Using Crowdfire for Twitter: The Good, the Bad, and the Ugly
A while ago, I started using Crowdfire for Twitter. I like Twitter. Okay, I *love* Twitter. So I often sniff around to see if there are new tools or apps for simplifying some things on Twitter.
Most active Twitter users are very preoccupied with who is following them, who is unfollowing them, who they are following who isn't following them back, who they are following that is inactive, etc., etc.
When I first started using Crowdfire, it made this very easy to find out. Here's what it looked like on my iPad with the "Twitter Growth Features" open:
This was a great feature but in 2019, Crowdfire was forced by Twitter to remove this feature so you can no longer monitor who hasn't followed you back or who has stopped following you. You also can no longer automate your following and unfollowing.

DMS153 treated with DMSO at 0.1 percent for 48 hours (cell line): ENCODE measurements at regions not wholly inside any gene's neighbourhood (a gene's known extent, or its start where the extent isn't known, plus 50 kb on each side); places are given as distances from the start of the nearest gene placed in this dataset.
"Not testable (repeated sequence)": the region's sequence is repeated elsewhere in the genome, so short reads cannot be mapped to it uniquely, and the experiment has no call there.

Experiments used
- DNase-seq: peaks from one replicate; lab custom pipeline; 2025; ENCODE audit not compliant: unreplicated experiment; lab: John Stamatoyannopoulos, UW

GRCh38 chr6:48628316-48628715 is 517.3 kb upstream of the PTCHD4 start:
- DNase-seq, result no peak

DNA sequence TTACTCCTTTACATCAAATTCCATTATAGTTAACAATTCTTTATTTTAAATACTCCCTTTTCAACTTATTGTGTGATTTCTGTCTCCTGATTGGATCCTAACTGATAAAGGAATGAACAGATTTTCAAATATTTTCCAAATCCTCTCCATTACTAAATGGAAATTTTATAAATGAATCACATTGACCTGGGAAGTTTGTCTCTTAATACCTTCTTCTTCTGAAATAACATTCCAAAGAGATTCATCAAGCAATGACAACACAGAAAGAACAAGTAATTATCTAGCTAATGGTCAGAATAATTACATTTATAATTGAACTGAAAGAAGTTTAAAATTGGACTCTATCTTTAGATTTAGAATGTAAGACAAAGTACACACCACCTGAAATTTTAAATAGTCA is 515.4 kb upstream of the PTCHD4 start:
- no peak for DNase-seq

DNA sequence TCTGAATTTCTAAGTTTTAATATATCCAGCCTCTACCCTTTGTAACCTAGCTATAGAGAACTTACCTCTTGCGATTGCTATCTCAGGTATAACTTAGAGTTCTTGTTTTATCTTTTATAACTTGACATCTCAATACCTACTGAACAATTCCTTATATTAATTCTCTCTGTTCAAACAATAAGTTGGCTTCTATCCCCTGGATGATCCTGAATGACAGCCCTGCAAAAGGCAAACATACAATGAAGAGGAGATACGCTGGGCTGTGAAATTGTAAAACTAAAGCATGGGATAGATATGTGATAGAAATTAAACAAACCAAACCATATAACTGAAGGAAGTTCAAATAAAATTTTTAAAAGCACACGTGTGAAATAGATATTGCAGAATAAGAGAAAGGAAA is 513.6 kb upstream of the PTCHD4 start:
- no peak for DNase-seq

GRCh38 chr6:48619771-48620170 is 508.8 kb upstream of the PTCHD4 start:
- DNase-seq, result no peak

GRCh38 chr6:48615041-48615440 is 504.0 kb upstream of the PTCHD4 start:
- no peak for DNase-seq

Because of these restrictions, Crowdfire had to make some changes to their services. Nowadays, Crowdfire is a social media management tool, which helps people manage and schedule posts on a range of social networks, including Twitter. It's primary use these days is to help you keep your feeds active through relevant curated content from around the Internet.
Here's what you can do with Crowdfire in 2020:
- Monitor other accounts' performance and compare them with your account
- Discover relevant content to share with your followers
- Schedule content ahead of time
- Link and manage multiple social media accounts from one place
- Read and reply to mentions and direct messages from the platform
You can use it for free. As in, there's a free version and several paid versions. Although if you're going to bother to use it, then you likely will want at least one of the paid add-ons so you can monitor mentions and social listening as well as view advanced analytics.